The dominance of these MNEs in shaping their supply chains is an important issue from an economic point of view. For the developing countries, access to these MNE-dominated agro-food GVCs are windows of opportunities to meet the various developmental challenges. Therefore, the policymakers from the developing countries look for ways and means through which their domestic firms can gain access to these GVCs. At the same time, it is not clear whether such access is always welfare-improving. It is not always clear whether high levels of participation in agro-food GVCs lead to net economic gains, because not all actors benefit equally within GVCs (Kaplinsky and Morris 2001). Therefore, it is important to understand how domestic actors can best engage with MNE-dominated agro-food GVCs.

Over the last half century, international business (IB) has developed as an important area of study looking into the issues related to MNEs and their behavior (Dunning 1980, 1981, 1988; Dunning and Rugman 1985; Dunning and Narula 1996; Buckley and Casson 1976; Buckley and Casson 2009; Rugman 1981, 2010; Hennart 1982). In parallel, Gereffi and his coresearchers (Gerffi et al. 1994; Humphrey and Schmitz 2000; Kaplinsky and Morris 2001; Gereffi et al. 2005) have developed an analytical framework for GVCs keeping the roles of governance and upgrading at the center. One of the core areas of current research is the need to reconcile these two fields of analysis, and this chapter seeks to engage with this discussion.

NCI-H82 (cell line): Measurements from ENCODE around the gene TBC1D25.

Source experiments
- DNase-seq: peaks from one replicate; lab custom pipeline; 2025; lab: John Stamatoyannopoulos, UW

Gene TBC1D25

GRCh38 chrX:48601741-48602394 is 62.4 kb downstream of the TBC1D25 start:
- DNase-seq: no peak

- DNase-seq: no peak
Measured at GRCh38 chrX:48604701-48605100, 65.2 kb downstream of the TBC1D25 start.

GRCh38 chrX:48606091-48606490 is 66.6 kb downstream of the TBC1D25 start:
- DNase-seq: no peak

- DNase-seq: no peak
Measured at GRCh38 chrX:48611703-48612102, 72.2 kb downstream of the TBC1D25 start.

In this chapter we make some tentative observations about the role of MNEs in agro-food GVCs, paying special attention to the potential for actors from developing countries to engage as suppliers within these networks. We highlight that the shift away from full internalized MNE subsidiaries to non-equity modes (NEMs) and more arm’s-length linkages with suppliers in host developing countries depends crucially on two factors. First, domestic actors need to be formally organized sector, with access to financial and knowledge capital. Second, the host economy needs to be able to make available the appropriate location (L) advantages that create the conditions that allow MNEs to engage with domestic firms. This means developing stable and consistent institutions that permit MNEs to enforce contracts and reduce shirking costs, in addition to the necessary infrastructure associated with public goods. Unfortunately, most developing countries—while well-endowed with natural resources—are deficient in both domestic actors with O advantages and the necessary L advantages.